Kevin Johnston understood the importance of aquatic education from day one as a lifeguard in Spokane, Wash. “I made a rescue on my first day,” he says. “I understood it was my responsibility and that’s probably why I’ve taken such a much more passionate [attitude] from that point forward. I was able to take the training and put it into practice, at 18 years old.”
Since then, the now 41-year-old aquatics professor at the University of Idaho in Moscow, Idaho has taken his experience and built on it, on the job and in the classroom. Today, he’s trying to hammer home the message that drowning is preventable.
Already, Johnston is known for his work on the Encyclopedia of Aquatic Codes and Standards, a document chock-full of codes, guidelines and how-to’s in aquatic management. He’s trained operators
in 20 states and gives lively lectures on pool operations and safe waterfront settings. He also gives workshops on risk management by re-tracing legal cases and educating attendees on learning from the
mistakes others make over and over again.
“We want to make sure we don’t have those mistakes happen in the future,” he says.
Through research, Johnston is investigating why submerged victims are more often discovered by patrons and not by lifeguards. According to Johnston, four out of five submerged victims are found by patrons.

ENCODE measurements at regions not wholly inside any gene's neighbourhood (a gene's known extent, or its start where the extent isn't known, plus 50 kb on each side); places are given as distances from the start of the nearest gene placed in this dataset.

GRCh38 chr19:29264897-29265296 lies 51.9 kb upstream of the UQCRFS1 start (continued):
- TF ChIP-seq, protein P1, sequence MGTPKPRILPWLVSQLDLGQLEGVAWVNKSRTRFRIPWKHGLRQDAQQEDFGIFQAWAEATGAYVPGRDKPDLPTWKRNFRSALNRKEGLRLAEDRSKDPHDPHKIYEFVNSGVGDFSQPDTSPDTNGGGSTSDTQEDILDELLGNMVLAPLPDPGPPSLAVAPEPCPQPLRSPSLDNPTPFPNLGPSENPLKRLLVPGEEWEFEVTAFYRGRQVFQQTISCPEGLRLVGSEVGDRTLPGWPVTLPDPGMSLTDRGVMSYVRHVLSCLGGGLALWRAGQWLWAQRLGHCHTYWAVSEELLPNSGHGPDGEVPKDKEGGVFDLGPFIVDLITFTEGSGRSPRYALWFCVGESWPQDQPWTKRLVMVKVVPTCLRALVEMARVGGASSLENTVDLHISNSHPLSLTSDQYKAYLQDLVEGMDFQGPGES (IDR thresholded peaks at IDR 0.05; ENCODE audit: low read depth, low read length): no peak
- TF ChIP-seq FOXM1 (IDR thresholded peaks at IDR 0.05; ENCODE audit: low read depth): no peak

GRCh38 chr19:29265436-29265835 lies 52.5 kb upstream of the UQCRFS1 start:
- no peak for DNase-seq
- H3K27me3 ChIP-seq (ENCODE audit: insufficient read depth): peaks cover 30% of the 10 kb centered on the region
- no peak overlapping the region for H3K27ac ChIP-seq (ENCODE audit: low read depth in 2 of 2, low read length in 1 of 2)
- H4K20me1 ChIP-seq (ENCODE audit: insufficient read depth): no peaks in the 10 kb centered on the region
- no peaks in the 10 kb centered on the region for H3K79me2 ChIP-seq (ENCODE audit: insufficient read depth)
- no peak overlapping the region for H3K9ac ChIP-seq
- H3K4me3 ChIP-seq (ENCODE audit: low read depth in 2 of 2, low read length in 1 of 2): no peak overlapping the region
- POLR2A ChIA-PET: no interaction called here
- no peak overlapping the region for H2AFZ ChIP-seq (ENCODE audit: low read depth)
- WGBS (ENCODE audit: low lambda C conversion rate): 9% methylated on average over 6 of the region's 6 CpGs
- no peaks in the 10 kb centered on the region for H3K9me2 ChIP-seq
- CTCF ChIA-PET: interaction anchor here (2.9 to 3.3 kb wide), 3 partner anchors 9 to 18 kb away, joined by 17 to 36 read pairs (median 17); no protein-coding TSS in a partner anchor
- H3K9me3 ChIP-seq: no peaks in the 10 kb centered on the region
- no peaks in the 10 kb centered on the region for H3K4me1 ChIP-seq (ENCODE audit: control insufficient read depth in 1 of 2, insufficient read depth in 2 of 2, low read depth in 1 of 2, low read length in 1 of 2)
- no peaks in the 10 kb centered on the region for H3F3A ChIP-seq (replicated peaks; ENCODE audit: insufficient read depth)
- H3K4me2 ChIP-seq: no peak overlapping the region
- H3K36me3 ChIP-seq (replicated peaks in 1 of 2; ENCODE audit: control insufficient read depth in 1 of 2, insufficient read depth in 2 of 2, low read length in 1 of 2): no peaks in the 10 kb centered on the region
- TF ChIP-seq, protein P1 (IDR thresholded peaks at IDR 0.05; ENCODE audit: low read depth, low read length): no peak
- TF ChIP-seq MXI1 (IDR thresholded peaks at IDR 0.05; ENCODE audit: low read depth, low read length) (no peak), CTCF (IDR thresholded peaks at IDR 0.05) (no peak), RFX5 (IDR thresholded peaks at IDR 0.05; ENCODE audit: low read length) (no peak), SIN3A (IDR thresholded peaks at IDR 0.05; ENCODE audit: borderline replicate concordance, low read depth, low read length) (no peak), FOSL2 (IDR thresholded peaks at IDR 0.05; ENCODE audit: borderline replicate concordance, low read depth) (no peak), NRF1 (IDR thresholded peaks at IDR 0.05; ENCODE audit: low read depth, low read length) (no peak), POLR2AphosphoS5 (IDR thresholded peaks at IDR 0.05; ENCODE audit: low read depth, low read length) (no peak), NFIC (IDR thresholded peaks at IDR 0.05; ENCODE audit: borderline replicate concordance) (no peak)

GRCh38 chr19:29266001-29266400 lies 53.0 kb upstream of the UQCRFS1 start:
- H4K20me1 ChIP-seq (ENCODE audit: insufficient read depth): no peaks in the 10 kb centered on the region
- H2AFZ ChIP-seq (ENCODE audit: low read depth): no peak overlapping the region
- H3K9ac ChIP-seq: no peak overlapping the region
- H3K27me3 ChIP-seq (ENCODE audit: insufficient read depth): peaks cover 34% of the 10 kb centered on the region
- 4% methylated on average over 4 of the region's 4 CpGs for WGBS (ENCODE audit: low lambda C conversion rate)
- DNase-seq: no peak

“There’s never [been] an education program on that fact,” he says. But Johnston wants
to change that. He believes the strategy is two-fold. First, educate the parents on supervising their kids better and how to recognize when a child is in trouble, not just playing. Second, he put up posters with strong messages in public areas, such as the locker room, to teach patrons.
One message idea: “The kid playing dead on the bottom of the pool may actually be dead,” Johnston says. The message, he says, should be just as strong as that. “We want to come up with
some really strong posters that are downloadable on the Web to post in locker rooms. We need to do this or we’re going to continue to have the same level of drowning rates.”
In addition, he’s studying why the state of Idaho, where he works, has the fourth highest drowning rate per capita, considering it’s fairly rural. What he’s found so far is that rural areas have more natural settings and fewer opportunities for swim lessons.
From this, he’s looking at the bigger picture — at who, where, and how people are drowning, and how to start preventing those deaths from happening. He says until the aquatics industry starts to understand why people are drowning, the rates will continue to increase. “To me, it’s another means of continuing my career in the water safety field of having a mission to save lives — and that’s the greatest academic endeavor we can have.”